InterDigital Inc. (IDCC) no longer faces a European Union antitrust investigation after Huawei Technologies Co. withdrew a complaint about its use of patents.

Huawei contacted the EU last month to withdraw a complaint it filed in 2012 that sought a probe into InterDigital's alleged refusal to license wireless patents that are part of an industry standard, InterDigital said in a regulatory filing yesterday. Huawei's move followed a confidential settlement with InterDigital agreed on in December.


Samsung Applies to Register 'Finger Scanner' as U.S. Trademark

Samsung Electronics Co., the South Korean maker of smartphones, applied to register "finger scanner" as a trademark, according to the database of the U.S. Patent and Trademark Office.

The application, filed Feb. 19, specifies that the mark would be used with a range of electronic products, including 3D eyeglasses, mobile telephones, wireless headsets for mobile phones, printers for computers and semiconductors.

Nasty Gal Sues Mr. Nasty Time Entertainment Over Trademark

Nasty Gal Inc., a Los Angeles based Internet clothing retailer, sued a New York entertainment company for trademark infringement.

Jason Jarvis and his Mr. Nasty Time Entertainment infringed Nasty Gal's trademarks, according to the complaint filed Feb. 24 in federal court in Manhattan. The clothing company said it made repeated attempts to contact Jarvis and "resolve this dispute amicably," to no avail.

Nasty Gal asked the court to order Jarvis and his company to quit using the "Da Nasty Boys" name, and for awards of money damages, attorney fees and litigation costs. The clothing company also seeks a court order for the destruction of all infringing products and promotional materials and for extra damages intended to punish the defendants for their actions.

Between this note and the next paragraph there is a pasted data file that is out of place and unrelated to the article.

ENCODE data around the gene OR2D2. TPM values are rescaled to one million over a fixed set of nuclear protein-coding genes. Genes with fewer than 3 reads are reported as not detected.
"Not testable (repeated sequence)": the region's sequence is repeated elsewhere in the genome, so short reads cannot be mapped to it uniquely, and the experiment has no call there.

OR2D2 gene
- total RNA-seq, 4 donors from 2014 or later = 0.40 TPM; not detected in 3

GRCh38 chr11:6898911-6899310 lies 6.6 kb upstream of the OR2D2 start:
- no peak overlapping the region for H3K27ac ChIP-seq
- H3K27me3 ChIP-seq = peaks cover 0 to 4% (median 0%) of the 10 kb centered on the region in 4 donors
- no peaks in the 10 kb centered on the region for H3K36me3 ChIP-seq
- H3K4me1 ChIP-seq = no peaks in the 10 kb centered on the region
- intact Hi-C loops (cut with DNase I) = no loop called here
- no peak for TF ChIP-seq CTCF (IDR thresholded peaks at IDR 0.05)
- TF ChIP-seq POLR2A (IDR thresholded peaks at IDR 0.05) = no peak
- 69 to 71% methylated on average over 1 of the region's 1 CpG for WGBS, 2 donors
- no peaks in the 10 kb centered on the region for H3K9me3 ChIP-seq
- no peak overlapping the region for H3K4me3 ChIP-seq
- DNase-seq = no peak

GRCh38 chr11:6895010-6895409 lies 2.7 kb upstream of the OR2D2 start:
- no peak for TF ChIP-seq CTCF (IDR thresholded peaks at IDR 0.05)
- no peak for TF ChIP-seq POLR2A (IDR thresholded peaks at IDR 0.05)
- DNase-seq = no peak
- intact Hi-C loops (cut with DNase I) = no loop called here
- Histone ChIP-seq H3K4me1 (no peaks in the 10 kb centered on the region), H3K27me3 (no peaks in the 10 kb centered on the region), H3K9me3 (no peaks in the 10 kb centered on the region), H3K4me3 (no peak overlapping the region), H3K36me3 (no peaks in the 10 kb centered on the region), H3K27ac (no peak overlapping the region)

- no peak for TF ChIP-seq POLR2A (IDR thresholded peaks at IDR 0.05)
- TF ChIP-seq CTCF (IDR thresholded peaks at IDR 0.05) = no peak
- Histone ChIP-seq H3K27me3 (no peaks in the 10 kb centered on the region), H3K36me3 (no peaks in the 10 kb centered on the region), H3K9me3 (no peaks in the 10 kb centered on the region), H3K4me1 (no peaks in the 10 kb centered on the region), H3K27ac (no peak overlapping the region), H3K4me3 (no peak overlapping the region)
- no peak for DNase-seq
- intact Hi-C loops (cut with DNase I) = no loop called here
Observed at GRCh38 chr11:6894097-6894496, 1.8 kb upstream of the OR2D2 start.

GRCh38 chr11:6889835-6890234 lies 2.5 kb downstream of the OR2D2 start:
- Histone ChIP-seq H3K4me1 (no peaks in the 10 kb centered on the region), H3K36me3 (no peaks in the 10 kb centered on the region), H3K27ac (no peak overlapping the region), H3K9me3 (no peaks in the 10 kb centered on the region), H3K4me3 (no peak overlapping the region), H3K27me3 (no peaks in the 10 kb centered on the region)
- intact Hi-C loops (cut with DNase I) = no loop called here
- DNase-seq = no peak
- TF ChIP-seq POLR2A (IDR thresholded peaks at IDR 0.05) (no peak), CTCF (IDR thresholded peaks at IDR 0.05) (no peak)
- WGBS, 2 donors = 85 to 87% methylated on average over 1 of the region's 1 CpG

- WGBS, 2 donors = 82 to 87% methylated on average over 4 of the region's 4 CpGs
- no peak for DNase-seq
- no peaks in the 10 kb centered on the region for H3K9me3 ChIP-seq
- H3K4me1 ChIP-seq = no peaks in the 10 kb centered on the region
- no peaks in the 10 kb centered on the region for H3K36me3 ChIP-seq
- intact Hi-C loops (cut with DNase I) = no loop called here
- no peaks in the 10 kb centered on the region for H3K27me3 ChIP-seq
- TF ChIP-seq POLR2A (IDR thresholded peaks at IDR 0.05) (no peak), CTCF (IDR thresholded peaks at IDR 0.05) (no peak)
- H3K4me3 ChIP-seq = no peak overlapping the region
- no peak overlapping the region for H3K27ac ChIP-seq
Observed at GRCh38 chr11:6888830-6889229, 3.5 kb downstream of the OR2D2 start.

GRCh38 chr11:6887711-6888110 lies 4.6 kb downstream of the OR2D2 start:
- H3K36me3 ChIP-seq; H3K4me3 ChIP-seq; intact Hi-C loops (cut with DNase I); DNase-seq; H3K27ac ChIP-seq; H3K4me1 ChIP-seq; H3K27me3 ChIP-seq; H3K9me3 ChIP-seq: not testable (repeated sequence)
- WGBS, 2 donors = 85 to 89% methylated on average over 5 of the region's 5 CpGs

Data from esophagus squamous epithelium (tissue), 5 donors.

The case is Nasty Gal Inc. v. Jarvis, 14-cv-01135, U.S. District Court, Southern District of New York (Manhattan).


'Simpsons' Actor Azaria Bests Craig Bierko's Copyright Claims

Hank Azaria, an actor on Fox television's "The Simpsons," defeated a 2012 copyright challenge by fellow actor Craig Bierko over the rights to the voice of a fictional baseball announcer in an Internet comedy program.

A Los Angeles court said Feb. 21 that Azaria's character, named Jim Brockmire, didn't infringe Bierko's rights to his "baseball announcer character," which the court found not entitled to copyright protection.

The case is Azaria v. Bierko, 12-cv-09732, U.S. District Court, Central District of California (Los Angeles).

For more copyright news, click here.

CREATE.Org Releases Report on Economics of Trade Secret Theft

The Center for Responsible Enterprise & Trade, a Washington-based advocacy organization headed by former Microsoft Corp. (MSFT) Deputy General Counsel Pamela Passman and known as, released a study on the economic effects of trade-secret theft.

The study was conducted in collaboration with PricewaterhouseCoopers LLP. It identifies five categories of potential misappropriators of trade secrets: nation states, malicious insiders, competitors, transnational organized crime and what it calls "hactavists."

Four factors that will probably affect trade secret theft in the future are the balance of cyber power, the openness of the Internet, the pace of innovation and regulation focused on trade-secret protection, according to the report.